How to draft disciplinary outcome letters
By Michael Hardiman
The letter sent to an employee following a disciplinary process is often the most important document that an employer will rely upon in defending any subsequent employment tribunal claim. We suggest 10 top tips for drafting disciplinary outcome letters.
An outcome letter is often viewed by an employment judge as the key document summarising the employer’s mindset before the various versions of events have been developed with the input of lawyers at a tribunal hearing. The letter must therefore contain a clear summary of the employer’s rationale for the decision reached. As such employers should consider including the following points.
1. Cover off the background information
It is advisable to clearly set out the information surrounding the circumstances of the disciplinary meeting, when the meeting took place, who was involved and the steps taken during the meeting to consider the employee’s version of events…
Click on the link below to read the rest of the Shoosmiths briefing.
Sign in or Register to continue reading this article
It's quick, easy and free!
It takes just 5 minutes to register. Answer a few simple questions and once completed you’ll have instant access.Register now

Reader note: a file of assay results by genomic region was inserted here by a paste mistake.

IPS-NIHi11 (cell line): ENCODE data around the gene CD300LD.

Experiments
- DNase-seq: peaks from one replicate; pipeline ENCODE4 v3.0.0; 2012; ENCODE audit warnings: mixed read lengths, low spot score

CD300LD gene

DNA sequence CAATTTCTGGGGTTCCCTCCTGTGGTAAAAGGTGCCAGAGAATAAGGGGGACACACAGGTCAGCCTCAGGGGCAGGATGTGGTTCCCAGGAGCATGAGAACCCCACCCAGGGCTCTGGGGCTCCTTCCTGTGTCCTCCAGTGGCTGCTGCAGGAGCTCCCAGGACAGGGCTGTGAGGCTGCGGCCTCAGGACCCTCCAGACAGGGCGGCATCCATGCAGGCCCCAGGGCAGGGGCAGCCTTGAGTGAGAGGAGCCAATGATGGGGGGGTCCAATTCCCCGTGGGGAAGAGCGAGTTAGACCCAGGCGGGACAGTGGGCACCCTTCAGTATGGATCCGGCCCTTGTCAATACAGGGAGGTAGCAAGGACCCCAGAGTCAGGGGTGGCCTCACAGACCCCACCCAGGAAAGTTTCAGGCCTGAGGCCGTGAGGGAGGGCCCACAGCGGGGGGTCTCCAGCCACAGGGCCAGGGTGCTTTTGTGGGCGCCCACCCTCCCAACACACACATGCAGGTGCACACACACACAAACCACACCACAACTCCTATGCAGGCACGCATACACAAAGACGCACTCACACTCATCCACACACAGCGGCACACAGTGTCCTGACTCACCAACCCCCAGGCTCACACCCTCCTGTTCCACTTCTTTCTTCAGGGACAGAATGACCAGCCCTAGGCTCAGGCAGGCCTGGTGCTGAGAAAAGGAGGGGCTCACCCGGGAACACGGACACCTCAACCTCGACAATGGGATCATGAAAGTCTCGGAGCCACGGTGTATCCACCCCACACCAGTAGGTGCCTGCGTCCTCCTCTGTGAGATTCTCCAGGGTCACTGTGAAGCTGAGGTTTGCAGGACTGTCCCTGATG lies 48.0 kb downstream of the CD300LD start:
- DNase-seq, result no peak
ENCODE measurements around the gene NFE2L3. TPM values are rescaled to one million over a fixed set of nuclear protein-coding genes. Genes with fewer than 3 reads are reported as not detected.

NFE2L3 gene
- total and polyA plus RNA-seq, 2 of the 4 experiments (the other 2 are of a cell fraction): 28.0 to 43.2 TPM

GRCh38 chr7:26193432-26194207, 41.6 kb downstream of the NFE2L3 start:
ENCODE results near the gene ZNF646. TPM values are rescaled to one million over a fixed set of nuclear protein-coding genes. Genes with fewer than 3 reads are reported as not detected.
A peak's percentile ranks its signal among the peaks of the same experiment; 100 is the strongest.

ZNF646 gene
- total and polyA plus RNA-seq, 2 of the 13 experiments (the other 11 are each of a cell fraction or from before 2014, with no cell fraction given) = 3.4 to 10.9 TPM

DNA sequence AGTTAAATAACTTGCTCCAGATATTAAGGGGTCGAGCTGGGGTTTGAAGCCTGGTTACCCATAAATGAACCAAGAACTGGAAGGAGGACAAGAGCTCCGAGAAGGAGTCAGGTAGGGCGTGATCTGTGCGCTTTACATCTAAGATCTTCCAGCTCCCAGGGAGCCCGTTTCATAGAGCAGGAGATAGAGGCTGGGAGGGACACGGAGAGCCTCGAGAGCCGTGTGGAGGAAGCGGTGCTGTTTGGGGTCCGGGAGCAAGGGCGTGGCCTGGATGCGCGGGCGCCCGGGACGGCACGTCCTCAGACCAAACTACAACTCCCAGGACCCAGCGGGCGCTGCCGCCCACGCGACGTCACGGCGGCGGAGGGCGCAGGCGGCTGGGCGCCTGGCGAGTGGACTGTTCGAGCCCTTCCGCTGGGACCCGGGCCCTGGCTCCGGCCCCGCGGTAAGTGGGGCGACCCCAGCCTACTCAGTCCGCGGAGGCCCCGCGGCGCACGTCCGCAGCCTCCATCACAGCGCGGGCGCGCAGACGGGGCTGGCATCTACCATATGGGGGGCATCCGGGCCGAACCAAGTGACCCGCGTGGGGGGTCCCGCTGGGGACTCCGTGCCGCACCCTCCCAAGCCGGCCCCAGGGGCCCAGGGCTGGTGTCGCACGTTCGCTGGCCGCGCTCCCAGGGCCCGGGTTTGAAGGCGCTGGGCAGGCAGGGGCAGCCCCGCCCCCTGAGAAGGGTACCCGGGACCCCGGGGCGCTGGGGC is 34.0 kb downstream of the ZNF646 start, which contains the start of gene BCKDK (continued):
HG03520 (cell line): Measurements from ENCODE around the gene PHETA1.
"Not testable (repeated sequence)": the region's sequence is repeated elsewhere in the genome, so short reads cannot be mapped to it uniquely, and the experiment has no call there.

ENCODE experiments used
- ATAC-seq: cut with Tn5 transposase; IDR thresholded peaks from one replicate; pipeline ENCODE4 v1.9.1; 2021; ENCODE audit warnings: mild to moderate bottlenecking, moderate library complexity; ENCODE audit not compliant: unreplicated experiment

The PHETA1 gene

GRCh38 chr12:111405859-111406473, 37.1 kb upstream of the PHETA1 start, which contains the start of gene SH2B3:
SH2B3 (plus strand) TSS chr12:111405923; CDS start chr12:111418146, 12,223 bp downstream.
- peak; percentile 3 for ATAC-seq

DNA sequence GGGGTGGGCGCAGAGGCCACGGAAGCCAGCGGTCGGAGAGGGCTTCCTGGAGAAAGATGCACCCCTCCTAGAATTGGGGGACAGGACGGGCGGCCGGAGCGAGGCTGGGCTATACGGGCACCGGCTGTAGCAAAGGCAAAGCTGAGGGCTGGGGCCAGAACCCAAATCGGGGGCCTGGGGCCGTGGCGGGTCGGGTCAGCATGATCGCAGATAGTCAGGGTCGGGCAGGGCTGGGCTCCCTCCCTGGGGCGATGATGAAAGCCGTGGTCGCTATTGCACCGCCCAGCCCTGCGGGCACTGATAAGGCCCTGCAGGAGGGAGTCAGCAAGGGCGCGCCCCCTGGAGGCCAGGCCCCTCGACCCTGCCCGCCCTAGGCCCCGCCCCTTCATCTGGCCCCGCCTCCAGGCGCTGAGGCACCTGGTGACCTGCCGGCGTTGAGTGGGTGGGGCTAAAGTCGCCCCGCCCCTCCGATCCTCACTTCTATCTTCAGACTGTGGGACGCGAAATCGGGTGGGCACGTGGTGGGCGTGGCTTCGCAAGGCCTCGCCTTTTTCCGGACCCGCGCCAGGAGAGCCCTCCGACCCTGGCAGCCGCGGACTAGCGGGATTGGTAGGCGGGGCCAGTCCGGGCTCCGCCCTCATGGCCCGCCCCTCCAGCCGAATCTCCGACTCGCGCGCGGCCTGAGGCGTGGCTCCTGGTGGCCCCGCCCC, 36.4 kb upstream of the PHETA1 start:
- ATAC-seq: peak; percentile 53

Why register to The Lawyer
In-depth, expert analysis into the stories behind the headlines from our leading team of journalists.
Identify the major players and business opportunities within a particular region through our series of free, special reports.
Receive your pick of The Lawyer's daily and weekly email newsletters, tailored by practice area, region and job function.
More relevant to you
To continue providing the best analysis, insight and news across the legal market we are collecting some information about who you are, what you do and where you work to improve The Lawyer and make it more relevant to you.
News from Shoosmiths
News from The Lawyer
Briefings from Shoosmiths
Case law confirms that HR is essential to supporting management when dealing with employee relations issues; however there is a clear difference between supporting a process and influencing a decision.
As it becomes increasingly common for contractual documentation to be concluded electronically, we examine the pros and cons of e-signatures against traditional wet ink signatures.
Analysis from The Lawyer
Compliance and corporate governance codes for large financial institutions will undoubtedly include provisions to regulate high pay in the future
There’s more to the ABS model than attracting the man in the street and procuring external investment. Partners at the big corporate firms, take note…